and the giant cinerama screens were not suitable for the normal 35mm
release films. ABC arranged after about 4 weeks run for several reels of
Coleshill Streets copy of "My Fair Lady" to be taken by the District
Engineer Mr Everard New for trial at the nearby ABC Bristol Road Cinerama
Theatre. Mr Nick Mole the ABC circuit chief engineer drove up from London
for the occasion. He first watched the Ascot Gavotte number at Coleshill
Street, ( I was running the arc lamps at 145amps, When the scene started,
he turned to the district engineer and said " Go upstairs and see what he
is running at" He later asked me about this and I was able to give him a
satisfactory explanation which he accepted, mainly that it prevented
carbon waste, the only extra cost to ABC being in the power used. The test
at ABC Bristol Road Cinerama was judged as satisfactory, and the film,
much to the confusion of the public, (and regret on my part) was
transferred for screening on the giant
78 foot wide Cinerama screen. I later watched part of this and it was NOT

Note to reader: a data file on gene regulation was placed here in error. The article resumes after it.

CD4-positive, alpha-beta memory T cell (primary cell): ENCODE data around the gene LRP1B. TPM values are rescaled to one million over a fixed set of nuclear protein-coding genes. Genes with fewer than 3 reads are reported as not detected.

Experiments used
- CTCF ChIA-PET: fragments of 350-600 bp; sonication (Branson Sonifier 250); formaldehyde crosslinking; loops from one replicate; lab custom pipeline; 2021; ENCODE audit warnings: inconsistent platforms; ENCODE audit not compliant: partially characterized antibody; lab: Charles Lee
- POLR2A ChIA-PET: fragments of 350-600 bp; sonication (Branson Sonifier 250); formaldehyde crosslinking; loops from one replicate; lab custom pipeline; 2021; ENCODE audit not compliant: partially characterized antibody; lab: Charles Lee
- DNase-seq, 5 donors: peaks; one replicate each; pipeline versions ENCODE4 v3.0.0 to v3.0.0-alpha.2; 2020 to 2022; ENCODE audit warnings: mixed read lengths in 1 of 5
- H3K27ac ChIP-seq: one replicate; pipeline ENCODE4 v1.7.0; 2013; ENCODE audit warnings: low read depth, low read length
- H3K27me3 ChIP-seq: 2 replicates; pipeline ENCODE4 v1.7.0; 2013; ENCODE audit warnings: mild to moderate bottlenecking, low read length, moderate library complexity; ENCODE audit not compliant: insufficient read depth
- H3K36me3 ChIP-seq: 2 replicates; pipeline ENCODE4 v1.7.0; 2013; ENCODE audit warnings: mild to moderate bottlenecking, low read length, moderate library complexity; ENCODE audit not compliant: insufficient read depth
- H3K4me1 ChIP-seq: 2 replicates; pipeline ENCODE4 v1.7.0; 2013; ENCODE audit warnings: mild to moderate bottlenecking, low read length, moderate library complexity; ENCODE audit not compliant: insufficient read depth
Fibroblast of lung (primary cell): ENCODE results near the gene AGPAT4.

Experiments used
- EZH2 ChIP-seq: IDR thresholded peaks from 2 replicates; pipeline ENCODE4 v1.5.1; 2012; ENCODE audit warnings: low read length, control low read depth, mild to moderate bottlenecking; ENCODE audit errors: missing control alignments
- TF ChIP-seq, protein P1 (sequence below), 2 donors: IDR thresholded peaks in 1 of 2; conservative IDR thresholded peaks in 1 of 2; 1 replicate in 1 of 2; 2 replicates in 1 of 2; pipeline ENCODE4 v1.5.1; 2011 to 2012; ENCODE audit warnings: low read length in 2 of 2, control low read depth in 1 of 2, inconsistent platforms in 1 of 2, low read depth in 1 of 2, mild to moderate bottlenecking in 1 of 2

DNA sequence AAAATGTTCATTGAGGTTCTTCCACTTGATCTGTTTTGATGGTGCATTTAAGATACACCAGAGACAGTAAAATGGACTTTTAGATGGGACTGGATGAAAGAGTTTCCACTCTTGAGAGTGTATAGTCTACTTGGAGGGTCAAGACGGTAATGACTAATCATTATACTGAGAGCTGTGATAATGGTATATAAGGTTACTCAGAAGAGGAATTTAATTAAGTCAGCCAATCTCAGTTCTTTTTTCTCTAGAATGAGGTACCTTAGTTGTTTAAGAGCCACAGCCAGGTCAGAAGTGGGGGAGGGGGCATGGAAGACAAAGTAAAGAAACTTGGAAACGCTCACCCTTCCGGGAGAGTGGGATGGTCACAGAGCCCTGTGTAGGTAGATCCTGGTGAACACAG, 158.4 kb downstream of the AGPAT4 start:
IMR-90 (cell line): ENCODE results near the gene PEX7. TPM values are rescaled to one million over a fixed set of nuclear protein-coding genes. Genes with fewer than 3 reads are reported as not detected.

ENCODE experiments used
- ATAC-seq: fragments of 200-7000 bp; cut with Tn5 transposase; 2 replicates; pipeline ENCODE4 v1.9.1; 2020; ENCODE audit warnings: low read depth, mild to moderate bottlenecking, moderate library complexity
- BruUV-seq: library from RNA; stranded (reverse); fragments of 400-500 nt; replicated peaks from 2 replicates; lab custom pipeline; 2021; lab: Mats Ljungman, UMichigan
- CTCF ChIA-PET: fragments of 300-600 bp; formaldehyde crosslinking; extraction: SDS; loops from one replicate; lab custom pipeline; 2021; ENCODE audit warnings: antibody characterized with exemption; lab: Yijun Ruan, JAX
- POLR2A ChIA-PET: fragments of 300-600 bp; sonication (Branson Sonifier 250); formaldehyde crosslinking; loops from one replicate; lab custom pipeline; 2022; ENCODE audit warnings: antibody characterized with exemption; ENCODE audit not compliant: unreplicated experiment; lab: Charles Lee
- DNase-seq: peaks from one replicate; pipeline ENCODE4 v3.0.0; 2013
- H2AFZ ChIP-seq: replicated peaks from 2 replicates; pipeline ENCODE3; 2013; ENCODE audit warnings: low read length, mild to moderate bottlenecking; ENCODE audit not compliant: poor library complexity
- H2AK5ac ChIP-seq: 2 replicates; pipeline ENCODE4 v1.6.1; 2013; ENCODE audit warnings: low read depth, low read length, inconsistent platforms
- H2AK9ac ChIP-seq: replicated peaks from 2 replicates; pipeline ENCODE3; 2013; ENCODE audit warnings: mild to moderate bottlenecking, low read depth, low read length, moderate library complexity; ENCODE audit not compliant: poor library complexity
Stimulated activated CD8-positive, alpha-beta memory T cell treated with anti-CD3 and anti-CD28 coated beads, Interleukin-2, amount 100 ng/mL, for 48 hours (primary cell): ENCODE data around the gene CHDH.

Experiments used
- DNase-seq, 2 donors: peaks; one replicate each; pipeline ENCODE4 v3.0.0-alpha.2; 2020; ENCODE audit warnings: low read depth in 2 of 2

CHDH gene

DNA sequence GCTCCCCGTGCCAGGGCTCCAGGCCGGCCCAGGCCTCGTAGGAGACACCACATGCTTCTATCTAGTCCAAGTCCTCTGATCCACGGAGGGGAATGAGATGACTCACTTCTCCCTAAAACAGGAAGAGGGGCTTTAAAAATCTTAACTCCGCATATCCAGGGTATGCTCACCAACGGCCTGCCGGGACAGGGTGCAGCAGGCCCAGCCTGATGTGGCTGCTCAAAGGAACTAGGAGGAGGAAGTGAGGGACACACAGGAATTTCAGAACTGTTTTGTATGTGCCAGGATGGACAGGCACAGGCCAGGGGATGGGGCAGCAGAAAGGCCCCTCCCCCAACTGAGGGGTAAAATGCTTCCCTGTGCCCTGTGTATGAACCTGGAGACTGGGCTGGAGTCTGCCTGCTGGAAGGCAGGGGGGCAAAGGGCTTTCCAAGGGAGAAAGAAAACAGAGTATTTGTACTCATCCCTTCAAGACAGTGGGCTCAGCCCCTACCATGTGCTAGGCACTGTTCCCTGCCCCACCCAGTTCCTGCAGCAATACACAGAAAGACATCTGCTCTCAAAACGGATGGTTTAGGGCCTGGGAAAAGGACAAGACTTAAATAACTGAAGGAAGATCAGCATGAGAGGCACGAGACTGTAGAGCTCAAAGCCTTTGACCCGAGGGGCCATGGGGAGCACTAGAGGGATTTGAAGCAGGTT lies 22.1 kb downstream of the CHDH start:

a pretty sight, as the characters depending on screen position, became
either thin or fat, depending on the screen position. While the previous
edge to edge even coverage of light at Coleshill Street, became a bright
spot in the middle of the giant screen.
Without a doubt the highlight of my career as a projectionist, including
later work in television, was the running in 70mm of "My Fair Lady". One day
between performances I spoke to the projection staff and told them that
what they were seeing was a unique situation for cinema, and that it would
soon be gone. Regrettably, and mores the pity I was correct, though the
events which took place some 45 years ago still haunt my mind, and remain
to this day the highlight of my working life.